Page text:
Keep up with the lively offerings of Korea's thriving popular film industry at the seventh Korean Film Festival in Australia (KOFFIA)
The theme of KOFFIA this year is 'gujeolpan', which is a traditional Korean dish that incorporates wrapping several ingredients together. With this in mind, KOFFIA’s plan for this year’s festival is to bring diverse genres of Korean film together. There will be 19 new features screening and grouped into the genres of romcom, crime, horror, thriller, surrealism, documentary and family drama. In addition, there will be a unique opportunity to experience a 1934 silent film with a live band and narrator.
Here is the complete film line-up:
Opening night’s offering is a coming-of-age sports film concerning an 11-year-old swimmer, Joon-ho, who hopes to become an Olympic medallist.
A man participates in a medical experiment gone wrong and ends up turning into a half-fish-half-man mutant in this social satire film.
This psycho-thriller tells the story of an office whose co-workers become psychologically pitted against one another after an employee slaughters his entire family and sneaks back into the office afterwards.
Alice in Earnestland
In this dark comedy, Alice struggles to pay the medical bills for her comatose husband, which leads her down a dark path towards violence and insanity.
Two South Korean priests go up against an evil spirit that has possessed a young girl after a hit-and-run accident in this mystery thriller.
Train to Busan
This zombie apocalypse film has a father and daughter fighting for their lives aboard a high speed train to Busan, their only way out.
A young woman is diagnosed with stomach cancer and decides she wants to have her entire life on film in this mockumentary drama.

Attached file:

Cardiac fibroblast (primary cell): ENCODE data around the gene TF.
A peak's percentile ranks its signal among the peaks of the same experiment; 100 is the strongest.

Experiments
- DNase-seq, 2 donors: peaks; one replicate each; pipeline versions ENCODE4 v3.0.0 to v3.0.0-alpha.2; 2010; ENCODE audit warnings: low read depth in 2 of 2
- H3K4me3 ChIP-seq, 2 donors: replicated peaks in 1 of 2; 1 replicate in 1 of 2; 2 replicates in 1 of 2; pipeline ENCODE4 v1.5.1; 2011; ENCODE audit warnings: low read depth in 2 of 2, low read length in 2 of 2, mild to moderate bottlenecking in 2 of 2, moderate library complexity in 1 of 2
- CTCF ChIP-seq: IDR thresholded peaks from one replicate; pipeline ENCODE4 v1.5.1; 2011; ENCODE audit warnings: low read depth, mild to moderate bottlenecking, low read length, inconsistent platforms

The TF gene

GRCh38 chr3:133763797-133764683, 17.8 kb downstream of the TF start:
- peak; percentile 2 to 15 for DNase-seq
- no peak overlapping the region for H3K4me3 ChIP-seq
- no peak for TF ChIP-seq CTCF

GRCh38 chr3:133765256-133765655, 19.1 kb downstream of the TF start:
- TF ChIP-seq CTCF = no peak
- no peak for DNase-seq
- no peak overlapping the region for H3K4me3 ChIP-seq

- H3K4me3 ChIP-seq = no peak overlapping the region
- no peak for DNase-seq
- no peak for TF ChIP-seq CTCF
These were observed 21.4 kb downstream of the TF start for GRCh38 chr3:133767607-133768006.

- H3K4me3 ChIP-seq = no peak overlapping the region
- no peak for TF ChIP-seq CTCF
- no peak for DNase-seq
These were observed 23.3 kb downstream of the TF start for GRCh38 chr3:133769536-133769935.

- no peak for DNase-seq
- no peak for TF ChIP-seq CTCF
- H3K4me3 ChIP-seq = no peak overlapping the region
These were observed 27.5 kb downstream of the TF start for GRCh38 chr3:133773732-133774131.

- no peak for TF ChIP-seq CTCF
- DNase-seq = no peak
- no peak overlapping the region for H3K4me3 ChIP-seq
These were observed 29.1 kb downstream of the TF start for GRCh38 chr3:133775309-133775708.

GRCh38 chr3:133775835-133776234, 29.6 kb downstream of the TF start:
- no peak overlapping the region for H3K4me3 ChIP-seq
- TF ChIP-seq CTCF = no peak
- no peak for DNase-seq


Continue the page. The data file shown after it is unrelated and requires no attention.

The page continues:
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This romcom follows six characters: a television writer who meets an actor, a nosy chef who meets a flight attendant and a composer who meets a producer.
Two Rooms, Two Nights
Two Rooms, Two Nights is a romcom in which a popular movie director gets wrapped up in an altercation with his ex-girlfriend and current girlfriend when the lies start pouring out.
The Classified File
A crime procedural that brings a psychic and a detective together to find a missing child, this film is based on a real-life 33-day kidnapping case from 1978.
This political revenge thriller combines the power of the press, a congressman up for election and a prosecutor who is out to catch them all.
In this bloody supernatural suspense thriller a police officer investigates a spate of mysterious deaths in a peaceful village, linked to a mysterious Japanese man.
This action comedy follows a cop pursuing the third-in-line heir to a conglomerate whom he believes is a drug dealer.
Set in 1933, this action adventure film is about a sniper commanded to complete an assassination that will change the course of history.
End of Winter
A family falls apart when the newly retired father informs everyone that he will be filing for divorce.
A notorious incident from Korean history inspired this drama about King Yeongjo and what lead him to kill his own son during the Joseon Dynasty (18th century).
Right Now, Wrong Then
A playful drama that explores psychological and philosophical mysteries, Right Now, Wrong Then is a story of a man and woman who meet by accident and end up falling for each other. Halfway through, the story starts again from the beginning, but things seem different this time.
A Crybaby Boxing Club
This documentary is about a boxing team at a Korean school in Japan who are fighting for their respective dreams but facing discrimination.
Crossroads of Youth
Korea’s oldest surviving silent film, made in 1934, has been remastered and has been touring the world with a live band and a ‘movie talker’ (byeonsa), who narrates and voices the characters. A story of betrayal, ambition, love and revenge, Crossroads of Youth is a film experience taking audiences right back to the early days of Korean cinema.
Dongju: The Portrait of a Poet
The Closing Night film is a drama about an artist out of synch with his times. A young Korean poet is living in Japan during the colonial era, when writing in Korean was prohibited. After nearly giving up on his poems, a Japanese professor sees his talent and suggests he submit his poems in English.